Microsoft isn’t slowing down in its mission to turn Azure into the cloud computing option of choice for enterprises.
Following the preview of Azure Redis Cache released in May, Scott Guthrie, executive vice president of Microsoft’s Cloud and Enterprise group, announced that his company’s implementation of the open-source data caching platform is now generally available. As he explained in a lengthy Oct. 7 blog post, “Azure Redis Cache is now the recommended distributed cache solution we advocate for Azure applications.”
Redis offers a number of business application-friendly benefits that have won over Microsoft. “Unlike traditional caches, which deal only with key-value pairs, Redis is popular for its support of high-performance data types, on which you can perform atomic operations such as appending to a string, incrementing the value in a hash, pushing to a list, computing set intersection, union and difference, or getting the member with highest ranking in a sorted set,” explained Guthrie.
It helps that Redis has emerged as a well-supported, multi-platform solution.
According to Guthrie, “Redis has a healthy, vibrant open-source ecosystem built around it.” Several clients are “available across multiple languages,” he added. “This allows it to be used by nearly any application, running on either Windows or Linux, that you host inside of Azure.”
Azure Redis Cache is available in seven sizes and two editions. Cache size options include 250MB, 1GB, 2.8GB, 6GB, 13GB, 26GB and 53GB. “We plan to support even higher-memory options in the future,” Guthrie said.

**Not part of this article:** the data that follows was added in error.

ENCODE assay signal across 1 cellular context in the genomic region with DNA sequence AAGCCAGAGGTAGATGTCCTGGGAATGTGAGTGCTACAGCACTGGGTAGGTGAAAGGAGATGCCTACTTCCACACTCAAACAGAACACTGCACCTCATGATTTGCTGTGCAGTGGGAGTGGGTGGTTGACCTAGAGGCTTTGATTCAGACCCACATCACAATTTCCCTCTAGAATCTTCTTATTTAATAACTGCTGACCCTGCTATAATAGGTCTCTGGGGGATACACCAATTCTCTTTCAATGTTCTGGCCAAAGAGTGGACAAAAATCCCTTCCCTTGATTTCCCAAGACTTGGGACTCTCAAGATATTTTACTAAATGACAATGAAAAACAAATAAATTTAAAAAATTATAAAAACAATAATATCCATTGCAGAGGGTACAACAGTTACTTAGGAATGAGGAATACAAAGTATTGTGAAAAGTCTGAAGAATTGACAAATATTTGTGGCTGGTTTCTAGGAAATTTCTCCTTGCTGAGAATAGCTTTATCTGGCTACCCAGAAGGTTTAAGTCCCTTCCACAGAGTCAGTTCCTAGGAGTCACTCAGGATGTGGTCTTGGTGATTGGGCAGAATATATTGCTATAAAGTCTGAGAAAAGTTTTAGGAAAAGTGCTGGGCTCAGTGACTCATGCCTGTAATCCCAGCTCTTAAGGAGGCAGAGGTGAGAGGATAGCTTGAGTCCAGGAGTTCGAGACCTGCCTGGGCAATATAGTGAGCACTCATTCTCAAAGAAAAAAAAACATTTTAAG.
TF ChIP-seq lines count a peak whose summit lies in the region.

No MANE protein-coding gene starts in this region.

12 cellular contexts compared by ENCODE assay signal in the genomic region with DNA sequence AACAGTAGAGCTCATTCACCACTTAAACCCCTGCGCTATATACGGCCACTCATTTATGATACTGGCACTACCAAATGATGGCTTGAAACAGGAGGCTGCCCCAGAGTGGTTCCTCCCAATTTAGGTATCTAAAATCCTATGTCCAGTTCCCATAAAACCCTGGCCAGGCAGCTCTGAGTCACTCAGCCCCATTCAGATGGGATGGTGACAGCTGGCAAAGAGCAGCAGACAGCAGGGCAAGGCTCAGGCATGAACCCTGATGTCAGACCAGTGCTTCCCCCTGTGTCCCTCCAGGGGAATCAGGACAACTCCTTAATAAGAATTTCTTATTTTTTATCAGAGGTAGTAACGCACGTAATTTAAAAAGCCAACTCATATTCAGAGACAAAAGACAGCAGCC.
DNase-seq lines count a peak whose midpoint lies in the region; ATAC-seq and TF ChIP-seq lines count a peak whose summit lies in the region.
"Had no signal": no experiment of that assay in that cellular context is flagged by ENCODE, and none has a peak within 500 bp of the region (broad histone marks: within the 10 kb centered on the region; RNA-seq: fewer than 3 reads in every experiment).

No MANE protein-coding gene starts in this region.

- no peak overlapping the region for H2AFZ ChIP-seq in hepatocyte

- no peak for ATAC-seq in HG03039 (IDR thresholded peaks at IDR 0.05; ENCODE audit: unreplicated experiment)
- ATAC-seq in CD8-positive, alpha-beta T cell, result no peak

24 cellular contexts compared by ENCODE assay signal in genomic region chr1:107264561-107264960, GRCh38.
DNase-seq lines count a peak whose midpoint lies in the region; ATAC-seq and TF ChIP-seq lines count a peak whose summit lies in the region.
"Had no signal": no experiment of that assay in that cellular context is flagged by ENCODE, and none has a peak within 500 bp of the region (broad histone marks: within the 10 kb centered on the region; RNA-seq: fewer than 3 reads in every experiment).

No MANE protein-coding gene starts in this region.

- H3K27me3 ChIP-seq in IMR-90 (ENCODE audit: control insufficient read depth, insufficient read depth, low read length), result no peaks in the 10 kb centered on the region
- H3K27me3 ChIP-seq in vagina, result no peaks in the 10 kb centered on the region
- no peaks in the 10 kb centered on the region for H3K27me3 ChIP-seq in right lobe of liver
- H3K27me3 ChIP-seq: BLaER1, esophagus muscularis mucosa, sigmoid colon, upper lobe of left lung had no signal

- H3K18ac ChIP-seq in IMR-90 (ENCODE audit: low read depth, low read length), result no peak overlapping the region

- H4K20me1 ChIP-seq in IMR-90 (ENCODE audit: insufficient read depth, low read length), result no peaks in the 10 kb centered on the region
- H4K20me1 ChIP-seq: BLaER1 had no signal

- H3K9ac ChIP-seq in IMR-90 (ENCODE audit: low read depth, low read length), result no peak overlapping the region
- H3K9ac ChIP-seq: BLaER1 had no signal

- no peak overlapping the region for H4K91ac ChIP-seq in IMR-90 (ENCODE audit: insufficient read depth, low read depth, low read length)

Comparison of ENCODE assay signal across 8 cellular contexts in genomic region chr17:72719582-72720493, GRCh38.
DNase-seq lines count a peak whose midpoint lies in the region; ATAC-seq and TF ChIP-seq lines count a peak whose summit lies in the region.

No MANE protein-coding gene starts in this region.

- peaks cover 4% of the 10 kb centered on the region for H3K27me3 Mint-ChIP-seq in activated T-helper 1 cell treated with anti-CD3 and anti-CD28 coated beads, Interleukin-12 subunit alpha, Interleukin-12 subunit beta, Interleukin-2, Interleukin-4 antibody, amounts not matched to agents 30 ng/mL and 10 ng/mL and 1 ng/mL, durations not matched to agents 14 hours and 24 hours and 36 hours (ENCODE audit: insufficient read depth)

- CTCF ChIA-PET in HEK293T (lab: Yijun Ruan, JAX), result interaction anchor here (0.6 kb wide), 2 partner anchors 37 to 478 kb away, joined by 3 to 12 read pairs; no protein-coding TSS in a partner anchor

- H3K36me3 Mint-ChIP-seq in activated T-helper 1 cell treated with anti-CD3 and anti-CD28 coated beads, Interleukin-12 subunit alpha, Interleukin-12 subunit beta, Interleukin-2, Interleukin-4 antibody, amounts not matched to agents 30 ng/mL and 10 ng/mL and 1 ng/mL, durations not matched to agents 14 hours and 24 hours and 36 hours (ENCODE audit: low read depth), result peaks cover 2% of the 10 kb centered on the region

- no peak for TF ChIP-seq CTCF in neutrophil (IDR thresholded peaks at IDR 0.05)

Carrying no formal service-level agreement (SLA), the Basic edition is a single cache node meant for development and testing or noncritical workloads, he said. The production-ready Standard edition of Azure Redis Cache is a two-node configuration “backed by an enterprise SLA.”
The Azure Redis Cache service joins a number of new Azure updates, including the general availability of Azure Site Recovery (formerly Hyper-V Recovery Manager), Microsoft’s all-cloud, InMage-enhanced disaster recovery solution. In the event of a disaster, the service enables customers to resume operations directly in the cloud with minimal downtime.
Azure Backup now protects servers running the 64-bit version of Windows Server 2008, on top of existing support for Windows Server 2008 R2, 2012 and 2012 R2. “Azure Backup allows [organizations to back up] on-premises Windows Server 2008 servers to Azure for long term in an efficient and secure way,” said Giridhar Mosay, a Microsoft Cloud and Enterprise program manager in a separate blog post.
Mosay’s announcement also revealed that Microsoft’s bet on cloud-based Windows Server backups is paying off. The product “is growing rapidly into double digits month over month,” he said.
Microsoft also launched a public preview of Elastic Scale for Azure SQL Database, which “enables the data-tier of an application to scale out via industry-standard sharding practices, while significantly streamlining the development and management of your sharded cloud applications,” said Guthrie.